Tuesday, December 15, 2015

Anaconda Water Tower - Hastings-on-Hudson

This 80' tall, 75,000 gallon water tower overlooks the Hudson River from the east bank in the village of Hastings-On-Hudson, in lower Westchester County. It is one of the only remaining structures of the Anaconda Wire & Cable Company.














































In its heyday, the Anaconda Company was a major industry in the area, producing wire for electric cable (and ammunition during World War II) on 27 acres of land from the end of the 19th century until 1975. Unfortunately, in those pre-EPA days, it was one of the worst industrial polluters on the Hudson, and that's saying something. The land and riverbed are severely contaminated with PCBs, copper, lead, and zinc, and is a Superfund site.

Most of the rest of the site was demolished by BP, the current landowner, in 2010, and environmental clean-up began in 2013. There are different ideas of how the site could be redeveloped, although the flooding that occurred during Superstorm Sandy has called a lot of those plans into question. One study recommended that the tower be preserved, but it would have to be disassembled and moved since remediation would involve excavating the soil around and beneath it to a depth of 12 feet to decontaminate it. I rather suspect that sooner or later, it is going to join the rest of the Anaconda Company in industrial Valhalla.

Monday, December 14, 2015

Friday, December 11, 2015

Leah

It's been a long, long time since I've done any live figure drawing. Spring Street Studios has been my primary spot for many years now, but I haven't been there for many months for various reasons. Recently, I found out via Claudia the model's Museworthy blog that the studio had lost its space. The news made me sad, though I wasn't surprised. It's a daily occurrence these days that some small, long-term business (and many big businesses) loose their leases due to insane rent hikes or planned real estate developments to provide more housing for rich people. Many of the wealthiest areas of Manhattan actually have a form of urban blight, blocks of empty storefronts, not because of failing businesses, but because commercial landlords will rather keep a space vacant, waiting for a bank or high-end retail or something to come along to pay exibortant rents, than keep it occupied by current tenants at a lower rate. So, I was actually surprised that that little drawing studio in SoHo lasted this long.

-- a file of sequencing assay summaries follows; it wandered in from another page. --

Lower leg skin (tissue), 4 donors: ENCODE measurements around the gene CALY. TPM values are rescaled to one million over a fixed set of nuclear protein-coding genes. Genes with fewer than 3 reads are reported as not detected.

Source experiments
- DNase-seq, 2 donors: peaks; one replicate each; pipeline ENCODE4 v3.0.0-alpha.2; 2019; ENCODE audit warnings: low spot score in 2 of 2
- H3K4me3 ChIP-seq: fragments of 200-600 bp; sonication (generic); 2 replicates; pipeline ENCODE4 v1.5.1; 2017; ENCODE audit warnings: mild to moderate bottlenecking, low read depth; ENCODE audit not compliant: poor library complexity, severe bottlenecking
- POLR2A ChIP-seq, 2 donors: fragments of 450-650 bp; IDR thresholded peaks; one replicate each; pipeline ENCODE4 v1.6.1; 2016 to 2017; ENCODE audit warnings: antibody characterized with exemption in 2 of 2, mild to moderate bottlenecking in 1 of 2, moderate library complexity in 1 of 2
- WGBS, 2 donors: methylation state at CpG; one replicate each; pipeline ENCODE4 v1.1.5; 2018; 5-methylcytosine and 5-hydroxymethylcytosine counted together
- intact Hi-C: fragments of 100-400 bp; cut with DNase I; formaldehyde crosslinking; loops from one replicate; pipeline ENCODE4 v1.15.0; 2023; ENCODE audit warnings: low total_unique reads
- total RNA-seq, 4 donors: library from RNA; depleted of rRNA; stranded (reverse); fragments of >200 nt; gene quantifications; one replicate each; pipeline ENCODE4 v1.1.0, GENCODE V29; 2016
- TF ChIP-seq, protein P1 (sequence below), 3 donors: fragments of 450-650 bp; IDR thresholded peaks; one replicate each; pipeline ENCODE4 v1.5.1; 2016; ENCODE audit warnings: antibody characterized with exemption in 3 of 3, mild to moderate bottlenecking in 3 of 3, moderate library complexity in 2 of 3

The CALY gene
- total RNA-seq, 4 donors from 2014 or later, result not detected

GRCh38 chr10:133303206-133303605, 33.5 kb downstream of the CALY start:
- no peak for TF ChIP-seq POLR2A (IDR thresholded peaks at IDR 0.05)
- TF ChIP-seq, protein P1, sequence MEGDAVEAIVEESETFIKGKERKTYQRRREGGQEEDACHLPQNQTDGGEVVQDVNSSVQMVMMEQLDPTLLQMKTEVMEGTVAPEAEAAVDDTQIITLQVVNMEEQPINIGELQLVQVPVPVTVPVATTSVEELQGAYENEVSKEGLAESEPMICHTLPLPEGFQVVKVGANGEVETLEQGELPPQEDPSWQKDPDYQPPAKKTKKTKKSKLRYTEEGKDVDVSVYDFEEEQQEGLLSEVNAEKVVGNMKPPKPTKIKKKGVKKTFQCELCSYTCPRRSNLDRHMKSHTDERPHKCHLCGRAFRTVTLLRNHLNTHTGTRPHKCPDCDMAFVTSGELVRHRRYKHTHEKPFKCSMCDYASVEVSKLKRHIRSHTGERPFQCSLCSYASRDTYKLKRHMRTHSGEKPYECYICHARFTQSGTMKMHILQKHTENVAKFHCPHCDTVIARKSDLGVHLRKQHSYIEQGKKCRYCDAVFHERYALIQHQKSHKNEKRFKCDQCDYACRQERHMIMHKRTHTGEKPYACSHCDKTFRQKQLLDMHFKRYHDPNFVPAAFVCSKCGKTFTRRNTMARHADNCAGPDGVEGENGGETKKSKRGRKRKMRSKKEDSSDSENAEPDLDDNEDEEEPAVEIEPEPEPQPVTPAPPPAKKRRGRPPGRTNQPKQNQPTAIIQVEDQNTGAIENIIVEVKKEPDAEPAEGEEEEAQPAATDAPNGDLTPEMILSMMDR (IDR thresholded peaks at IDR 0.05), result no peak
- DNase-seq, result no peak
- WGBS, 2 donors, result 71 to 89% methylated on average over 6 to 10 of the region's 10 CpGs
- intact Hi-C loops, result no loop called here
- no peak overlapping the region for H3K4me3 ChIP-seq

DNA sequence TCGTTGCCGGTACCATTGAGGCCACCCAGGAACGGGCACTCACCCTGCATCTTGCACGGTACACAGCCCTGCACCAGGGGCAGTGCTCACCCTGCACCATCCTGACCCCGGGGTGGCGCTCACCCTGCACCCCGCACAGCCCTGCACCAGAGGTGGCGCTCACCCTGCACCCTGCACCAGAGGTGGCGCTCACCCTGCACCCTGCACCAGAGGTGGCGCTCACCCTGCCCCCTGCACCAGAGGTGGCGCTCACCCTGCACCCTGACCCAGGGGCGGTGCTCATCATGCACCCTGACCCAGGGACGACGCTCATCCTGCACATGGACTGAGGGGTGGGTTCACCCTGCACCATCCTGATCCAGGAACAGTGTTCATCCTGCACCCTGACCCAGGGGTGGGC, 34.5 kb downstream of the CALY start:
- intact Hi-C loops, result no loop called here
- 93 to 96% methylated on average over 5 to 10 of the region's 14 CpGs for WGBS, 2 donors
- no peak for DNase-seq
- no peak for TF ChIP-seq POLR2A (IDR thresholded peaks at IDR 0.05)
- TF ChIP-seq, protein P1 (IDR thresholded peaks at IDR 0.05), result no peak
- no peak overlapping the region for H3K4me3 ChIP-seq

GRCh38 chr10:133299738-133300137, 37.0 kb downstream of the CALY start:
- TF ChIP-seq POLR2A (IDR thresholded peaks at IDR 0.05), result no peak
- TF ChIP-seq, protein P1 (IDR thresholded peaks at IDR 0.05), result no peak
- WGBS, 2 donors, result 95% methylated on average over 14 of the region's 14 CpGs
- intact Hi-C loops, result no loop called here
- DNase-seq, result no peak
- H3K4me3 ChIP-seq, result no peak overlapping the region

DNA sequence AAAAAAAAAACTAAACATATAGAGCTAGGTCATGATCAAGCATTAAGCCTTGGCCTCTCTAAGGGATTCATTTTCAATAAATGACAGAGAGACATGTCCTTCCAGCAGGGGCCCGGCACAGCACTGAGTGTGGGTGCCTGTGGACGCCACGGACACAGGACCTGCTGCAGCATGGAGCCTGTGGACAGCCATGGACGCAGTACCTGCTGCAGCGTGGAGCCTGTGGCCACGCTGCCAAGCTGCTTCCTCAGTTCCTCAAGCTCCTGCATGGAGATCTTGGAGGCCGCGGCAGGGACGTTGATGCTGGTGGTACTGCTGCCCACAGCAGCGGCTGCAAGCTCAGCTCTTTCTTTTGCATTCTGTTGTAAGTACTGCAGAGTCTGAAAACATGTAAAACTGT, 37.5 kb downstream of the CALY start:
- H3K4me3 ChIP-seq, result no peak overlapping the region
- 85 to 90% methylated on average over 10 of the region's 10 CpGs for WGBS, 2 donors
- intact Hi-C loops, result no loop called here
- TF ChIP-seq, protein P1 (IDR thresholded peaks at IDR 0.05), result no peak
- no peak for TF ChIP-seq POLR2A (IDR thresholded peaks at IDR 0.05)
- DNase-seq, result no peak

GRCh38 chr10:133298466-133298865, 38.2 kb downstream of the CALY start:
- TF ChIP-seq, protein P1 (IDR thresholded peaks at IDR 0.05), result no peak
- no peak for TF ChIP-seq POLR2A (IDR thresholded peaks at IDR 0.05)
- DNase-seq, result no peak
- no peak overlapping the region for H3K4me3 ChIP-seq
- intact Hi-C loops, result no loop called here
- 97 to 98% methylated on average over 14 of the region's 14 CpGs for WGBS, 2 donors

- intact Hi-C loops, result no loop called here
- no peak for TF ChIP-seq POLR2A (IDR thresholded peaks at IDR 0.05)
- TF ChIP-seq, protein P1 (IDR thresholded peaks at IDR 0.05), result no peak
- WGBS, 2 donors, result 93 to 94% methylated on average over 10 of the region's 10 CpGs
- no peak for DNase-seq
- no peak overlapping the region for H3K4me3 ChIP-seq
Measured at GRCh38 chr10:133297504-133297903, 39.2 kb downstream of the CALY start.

I had several classes left on my punch card, so I decided I needed to use them before the place was gone by the end of the year. But when I arrived, I heard that they already have another space on Broome St. lined up for the new year. An uncharacteristically happy ending to this type on story.


































































































































































































Wednesday, December 9, 2015

Martha's Vineyard Ferry

The Vineyard Haven Ferry Dock at Martha's Vineyard.

When I started this drawing, the ferry wasn't there. I drew these huge cubes in the water, not knowing exactly what they were. But when the ferry pulled in, I figured out that they are like big bumpers for if the boat goes off course.

































As we pulled out of the dock, a man and a woman sat next to me on the deck and had the following exchange:
Man: You can be married or be happy, and I'm happy!
Woman: You almost got married.
Man: Not really.
Woman: Almost.
Man: No.
Woman: What about Eliza?
Man: Not even close. Not even close.
Woman: You bought her a ring. That's pretty close.
Man: Nah.

Monday, December 7, 2015